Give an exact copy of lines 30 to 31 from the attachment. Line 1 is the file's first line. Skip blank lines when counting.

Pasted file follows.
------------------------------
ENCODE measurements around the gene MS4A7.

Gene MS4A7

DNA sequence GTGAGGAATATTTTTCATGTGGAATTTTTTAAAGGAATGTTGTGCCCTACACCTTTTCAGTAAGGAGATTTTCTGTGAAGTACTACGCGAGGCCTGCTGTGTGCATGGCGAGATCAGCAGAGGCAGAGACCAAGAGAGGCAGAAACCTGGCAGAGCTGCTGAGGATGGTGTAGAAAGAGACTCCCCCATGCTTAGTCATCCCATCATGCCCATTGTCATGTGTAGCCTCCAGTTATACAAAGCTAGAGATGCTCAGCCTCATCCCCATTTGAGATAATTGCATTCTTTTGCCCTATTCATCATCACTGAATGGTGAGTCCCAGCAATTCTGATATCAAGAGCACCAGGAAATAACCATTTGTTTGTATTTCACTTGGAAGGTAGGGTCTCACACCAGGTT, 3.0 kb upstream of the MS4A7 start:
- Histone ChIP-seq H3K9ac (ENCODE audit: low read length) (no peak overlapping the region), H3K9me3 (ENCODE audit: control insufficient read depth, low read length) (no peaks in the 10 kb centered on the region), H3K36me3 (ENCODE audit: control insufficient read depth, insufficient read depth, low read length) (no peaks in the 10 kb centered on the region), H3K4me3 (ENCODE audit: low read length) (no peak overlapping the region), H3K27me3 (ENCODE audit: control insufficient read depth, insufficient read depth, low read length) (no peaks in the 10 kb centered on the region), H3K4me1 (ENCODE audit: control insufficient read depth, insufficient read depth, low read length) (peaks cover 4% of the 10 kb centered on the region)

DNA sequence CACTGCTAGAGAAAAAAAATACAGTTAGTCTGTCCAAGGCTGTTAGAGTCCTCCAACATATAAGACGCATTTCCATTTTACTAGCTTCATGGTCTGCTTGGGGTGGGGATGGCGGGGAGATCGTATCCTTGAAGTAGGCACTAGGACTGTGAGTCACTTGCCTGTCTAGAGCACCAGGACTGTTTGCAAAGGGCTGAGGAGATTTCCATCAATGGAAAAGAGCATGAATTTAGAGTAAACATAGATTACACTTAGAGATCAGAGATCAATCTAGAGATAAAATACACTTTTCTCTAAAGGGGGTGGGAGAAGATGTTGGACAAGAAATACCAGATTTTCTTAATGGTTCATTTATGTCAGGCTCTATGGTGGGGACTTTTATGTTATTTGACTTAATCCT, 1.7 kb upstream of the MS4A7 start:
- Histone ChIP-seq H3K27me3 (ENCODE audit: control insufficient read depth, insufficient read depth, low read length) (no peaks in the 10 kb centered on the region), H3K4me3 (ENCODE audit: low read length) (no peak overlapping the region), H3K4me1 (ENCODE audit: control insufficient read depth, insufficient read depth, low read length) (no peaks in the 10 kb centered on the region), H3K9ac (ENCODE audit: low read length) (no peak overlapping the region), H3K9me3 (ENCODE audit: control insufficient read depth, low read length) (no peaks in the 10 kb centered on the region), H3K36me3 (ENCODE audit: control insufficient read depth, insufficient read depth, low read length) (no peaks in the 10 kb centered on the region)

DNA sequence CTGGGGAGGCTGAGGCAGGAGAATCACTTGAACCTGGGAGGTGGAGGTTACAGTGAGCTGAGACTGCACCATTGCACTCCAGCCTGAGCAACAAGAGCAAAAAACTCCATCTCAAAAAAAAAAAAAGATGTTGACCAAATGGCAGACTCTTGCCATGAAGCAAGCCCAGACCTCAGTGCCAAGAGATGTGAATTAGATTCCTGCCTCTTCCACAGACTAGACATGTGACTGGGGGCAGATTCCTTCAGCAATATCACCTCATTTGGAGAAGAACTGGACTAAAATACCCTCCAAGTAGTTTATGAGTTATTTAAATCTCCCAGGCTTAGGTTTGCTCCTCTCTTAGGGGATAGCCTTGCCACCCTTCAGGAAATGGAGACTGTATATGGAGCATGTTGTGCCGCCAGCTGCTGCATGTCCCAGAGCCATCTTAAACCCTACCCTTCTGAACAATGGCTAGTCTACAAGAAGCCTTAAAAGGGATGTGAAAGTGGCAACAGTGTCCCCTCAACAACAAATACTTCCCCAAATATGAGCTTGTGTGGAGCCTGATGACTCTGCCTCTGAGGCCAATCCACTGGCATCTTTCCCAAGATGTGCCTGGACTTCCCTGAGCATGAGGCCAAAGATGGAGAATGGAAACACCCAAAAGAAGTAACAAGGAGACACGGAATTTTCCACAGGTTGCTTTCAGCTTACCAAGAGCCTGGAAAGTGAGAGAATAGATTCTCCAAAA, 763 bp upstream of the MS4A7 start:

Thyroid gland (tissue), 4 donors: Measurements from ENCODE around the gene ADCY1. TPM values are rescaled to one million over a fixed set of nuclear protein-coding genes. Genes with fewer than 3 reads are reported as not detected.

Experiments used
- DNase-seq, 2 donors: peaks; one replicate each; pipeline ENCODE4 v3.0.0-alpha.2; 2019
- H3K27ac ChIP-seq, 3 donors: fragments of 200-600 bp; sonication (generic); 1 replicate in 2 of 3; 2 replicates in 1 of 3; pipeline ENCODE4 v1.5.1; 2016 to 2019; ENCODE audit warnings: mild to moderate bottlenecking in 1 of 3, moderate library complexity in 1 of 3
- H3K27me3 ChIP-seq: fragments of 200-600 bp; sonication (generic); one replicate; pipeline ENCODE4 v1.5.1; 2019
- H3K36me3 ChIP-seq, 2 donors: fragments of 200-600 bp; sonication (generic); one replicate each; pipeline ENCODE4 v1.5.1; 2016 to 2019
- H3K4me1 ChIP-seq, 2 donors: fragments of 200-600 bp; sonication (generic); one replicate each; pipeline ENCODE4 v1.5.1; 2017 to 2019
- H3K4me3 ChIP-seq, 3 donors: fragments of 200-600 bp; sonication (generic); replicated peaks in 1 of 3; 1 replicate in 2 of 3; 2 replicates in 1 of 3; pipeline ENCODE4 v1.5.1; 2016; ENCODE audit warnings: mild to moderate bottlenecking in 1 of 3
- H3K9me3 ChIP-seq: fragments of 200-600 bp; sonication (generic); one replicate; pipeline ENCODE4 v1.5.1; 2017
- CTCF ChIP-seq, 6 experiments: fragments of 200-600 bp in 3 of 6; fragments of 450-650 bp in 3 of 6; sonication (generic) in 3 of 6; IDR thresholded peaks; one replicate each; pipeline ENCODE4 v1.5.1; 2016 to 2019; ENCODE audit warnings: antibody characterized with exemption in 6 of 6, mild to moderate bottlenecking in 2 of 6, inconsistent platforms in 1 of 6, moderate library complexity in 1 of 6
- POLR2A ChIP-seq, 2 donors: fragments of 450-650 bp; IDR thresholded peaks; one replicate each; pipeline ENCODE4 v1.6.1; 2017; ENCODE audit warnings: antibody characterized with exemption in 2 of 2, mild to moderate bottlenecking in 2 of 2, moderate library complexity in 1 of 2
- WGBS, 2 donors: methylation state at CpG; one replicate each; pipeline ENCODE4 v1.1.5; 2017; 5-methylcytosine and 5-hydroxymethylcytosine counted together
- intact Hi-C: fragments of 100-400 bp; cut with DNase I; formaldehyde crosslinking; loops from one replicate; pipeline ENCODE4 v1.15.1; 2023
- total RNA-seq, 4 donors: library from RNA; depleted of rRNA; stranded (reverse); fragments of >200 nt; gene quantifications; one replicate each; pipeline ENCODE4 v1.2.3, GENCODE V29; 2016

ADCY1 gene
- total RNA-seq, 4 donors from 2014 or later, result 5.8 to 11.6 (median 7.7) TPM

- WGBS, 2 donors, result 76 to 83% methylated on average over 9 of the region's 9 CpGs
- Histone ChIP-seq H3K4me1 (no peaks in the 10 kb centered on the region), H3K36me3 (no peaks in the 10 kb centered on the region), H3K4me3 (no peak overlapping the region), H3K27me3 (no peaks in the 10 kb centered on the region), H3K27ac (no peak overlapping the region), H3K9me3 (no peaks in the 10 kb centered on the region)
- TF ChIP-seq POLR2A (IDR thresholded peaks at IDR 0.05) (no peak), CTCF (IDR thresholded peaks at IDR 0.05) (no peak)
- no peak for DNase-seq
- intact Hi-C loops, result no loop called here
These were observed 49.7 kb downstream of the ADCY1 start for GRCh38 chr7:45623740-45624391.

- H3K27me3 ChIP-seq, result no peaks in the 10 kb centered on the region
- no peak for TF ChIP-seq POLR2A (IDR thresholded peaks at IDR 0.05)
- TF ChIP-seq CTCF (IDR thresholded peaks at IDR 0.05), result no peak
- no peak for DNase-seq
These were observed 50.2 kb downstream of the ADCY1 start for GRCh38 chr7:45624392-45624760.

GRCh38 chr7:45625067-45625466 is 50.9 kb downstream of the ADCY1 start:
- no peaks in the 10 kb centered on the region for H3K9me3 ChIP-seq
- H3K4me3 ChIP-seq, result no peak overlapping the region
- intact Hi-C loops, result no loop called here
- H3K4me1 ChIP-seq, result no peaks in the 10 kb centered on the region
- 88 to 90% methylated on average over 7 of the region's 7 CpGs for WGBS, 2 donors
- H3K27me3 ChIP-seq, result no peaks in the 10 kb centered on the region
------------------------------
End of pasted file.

- H3K27me3 ChIP-seq, result no peaks in the 10 kb centered on the region
- no peak for TF ChIP-seq POLR2A (IDR thresholded peaks at IDR 0.05)